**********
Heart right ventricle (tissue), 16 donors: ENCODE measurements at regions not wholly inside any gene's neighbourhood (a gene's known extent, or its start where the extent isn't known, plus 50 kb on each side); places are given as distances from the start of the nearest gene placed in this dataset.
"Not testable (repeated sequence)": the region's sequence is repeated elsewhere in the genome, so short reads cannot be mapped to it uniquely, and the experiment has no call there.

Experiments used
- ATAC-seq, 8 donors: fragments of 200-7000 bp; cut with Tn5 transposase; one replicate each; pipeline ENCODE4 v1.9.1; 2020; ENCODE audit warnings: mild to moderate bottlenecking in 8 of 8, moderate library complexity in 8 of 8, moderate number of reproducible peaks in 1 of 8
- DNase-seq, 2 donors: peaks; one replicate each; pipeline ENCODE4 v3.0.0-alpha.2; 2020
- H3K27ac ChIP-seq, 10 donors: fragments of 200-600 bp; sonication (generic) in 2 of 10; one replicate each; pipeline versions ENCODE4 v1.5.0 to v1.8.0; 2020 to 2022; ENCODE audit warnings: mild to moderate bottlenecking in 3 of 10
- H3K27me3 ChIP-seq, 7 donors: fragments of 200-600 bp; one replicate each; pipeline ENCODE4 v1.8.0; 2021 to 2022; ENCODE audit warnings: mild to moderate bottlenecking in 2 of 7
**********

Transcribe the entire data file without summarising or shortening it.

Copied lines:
Heart right ventricle (tissue), 16 donors: ENCODE measurements at regions not wholly inside any gene's neighbourhood (a gene's known extent, or its start where the extent isn't known, plus 50 kb on each side); places are given as distances from the start of the nearest gene placed in this dataset.
"Not testable (repeated sequence)": the region's sequence is repeated elsewhere in the genome, so short reads cannot be mapped to it uniquely, and the experiment has no call there.

Experiments used
- ATAC-seq, 8 donors: fragments of 200-7000 bp; cut with Tn5 transposase; one replicate each; pipeline ENCODE4 v1.9.1; 2020; ENCODE audit warnings: mild to moderate bottlenecking in 8 of 8, moderate library complexity in 8 of 8, moderate number of reproducible peaks in 1 of 8
- DNase-seq, 2 donors: peaks; one replicate each; pipeline ENCODE4 v3.0.0-alpha.2; 2020
- H3K27ac ChIP-seq, 10 donors: fragments of 200-600 bp; sonication (generic) in 2 of 10; one replicate each; pipeline versions ENCODE4 v1.5.0 to v1.8.0; 2020 to 2022; ENCODE audit warnings: mild to moderate bottlenecking in 3 of 10
- H3K27me3 ChIP-seq, 7 donors: fragments of 200-600 bp; one replicate each; pipeline ENCODE4 v1.8.0; 2021 to 2022; ENCODE audit warnings: mild to moderate bottlenecking in 2 of 7